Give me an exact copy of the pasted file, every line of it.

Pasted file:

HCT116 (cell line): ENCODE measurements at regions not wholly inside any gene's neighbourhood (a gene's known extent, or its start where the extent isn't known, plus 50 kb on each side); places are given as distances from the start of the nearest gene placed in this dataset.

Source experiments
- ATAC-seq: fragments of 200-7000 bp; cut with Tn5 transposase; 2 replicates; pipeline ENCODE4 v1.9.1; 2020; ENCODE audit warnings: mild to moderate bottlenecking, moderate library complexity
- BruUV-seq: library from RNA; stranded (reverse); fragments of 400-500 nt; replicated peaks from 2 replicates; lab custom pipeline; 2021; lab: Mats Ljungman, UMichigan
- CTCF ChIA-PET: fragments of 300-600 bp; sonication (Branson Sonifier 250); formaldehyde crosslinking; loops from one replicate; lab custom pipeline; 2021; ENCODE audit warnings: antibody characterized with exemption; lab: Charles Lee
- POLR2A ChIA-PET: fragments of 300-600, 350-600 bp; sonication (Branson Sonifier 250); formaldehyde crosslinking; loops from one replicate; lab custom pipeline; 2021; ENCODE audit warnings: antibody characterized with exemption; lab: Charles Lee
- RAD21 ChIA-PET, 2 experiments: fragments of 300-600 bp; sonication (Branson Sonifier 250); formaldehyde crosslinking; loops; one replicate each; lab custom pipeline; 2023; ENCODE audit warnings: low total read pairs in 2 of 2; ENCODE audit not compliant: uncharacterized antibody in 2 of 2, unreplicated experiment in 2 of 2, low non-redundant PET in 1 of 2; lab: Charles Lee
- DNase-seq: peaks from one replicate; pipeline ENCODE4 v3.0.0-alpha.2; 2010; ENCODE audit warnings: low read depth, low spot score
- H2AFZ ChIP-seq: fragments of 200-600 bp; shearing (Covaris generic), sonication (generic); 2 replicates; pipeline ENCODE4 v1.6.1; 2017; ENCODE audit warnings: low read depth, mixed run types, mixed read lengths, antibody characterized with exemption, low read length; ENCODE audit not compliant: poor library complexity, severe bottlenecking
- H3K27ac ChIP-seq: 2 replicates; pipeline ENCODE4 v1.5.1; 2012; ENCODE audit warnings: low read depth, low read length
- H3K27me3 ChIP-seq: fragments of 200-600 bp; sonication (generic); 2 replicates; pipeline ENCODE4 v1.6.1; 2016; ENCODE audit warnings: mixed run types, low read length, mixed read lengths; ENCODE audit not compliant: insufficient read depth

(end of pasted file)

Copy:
HCT116 (cell line): ENCODE measurements at regions not wholly inside any gene's neighbourhood (a gene's known extent, or its start where the extent isn't known, plus 50 kb on each side); places are given as distances from the start of the nearest gene placed in this dataset.

Source experiments
- ATAC-seq: fragments of 200-7000 bp; cut with Tn5 transposase; 2 replicates; pipeline ENCODE4 v1.9.1; 2020; ENCODE audit warnings: mild to moderate bottlenecking, moderate library complexity
- BruUV-seq: library from RNA; stranded (reverse); fragments of 400-500 nt; replicated peaks from 2 replicates; lab custom pipeline; 2021; lab: Mats Ljungman, UMichigan
- CTCF ChIA-PET: fragments of 300-600 bp; sonication (Branson Sonifier 250); formaldehyde crosslinking; loops from one replicate; lab custom pipeline; 2021; ENCODE audit warnings: antibody characterized with exemption; lab: Charles Lee
- POLR2A ChIA-PET: fragments of 300-600, 350-600 bp; sonication (Branson Sonifier 250); formaldehyde crosslinking; loops from one replicate; lab custom pipeline; 2021; ENCODE audit warnings: antibody characterized with exemption; lab: Charles Lee
- RAD21 ChIA-PET, 2 experiments: fragments of 300-600 bp; sonication (Branson Sonifier 250); formaldehyde crosslinking; loops; one replicate each; lab custom pipeline; 2023; ENCODE audit warnings: low total read pairs in 2 of 2; ENCODE audit not compliant: uncharacterized antibody in 2 of 2, unreplicated experiment in 2 of 2, low non-redundant PET in 1 of 2; lab: Charles Lee
- DNase-seq: peaks from one replicate; pipeline ENCODE4 v3.0.0-alpha.2; 2010; ENCODE audit warnings: low read depth, low spot score
- H2AFZ ChIP-seq: fragments of 200-600 bp; shearing (Covaris generic), sonication (generic); 2 replicates; pipeline ENCODE4 v1.6.1; 2017; ENCODE audit warnings: low read depth, mixed run types, mixed read lengths, antibody characterized with exemption, low read length; ENCODE audit not compliant: poor library complexity, severe bottlenecking
- H3K27ac ChIP-seq: 2 replicates; pipeline ENCODE4 v1.5.1; 2012; ENCODE audit warnings: low read depth, low read length
- H3K27me3 ChIP-seq: fragments of 200-600 bp; sonication (generic); 2 replicates; pipeline ENCODE4 v1.6.1; 2016; ENCODE audit warnings: mixed run types, low read length, mixed read lengths; ENCODE audit not compliant: insufficient read depth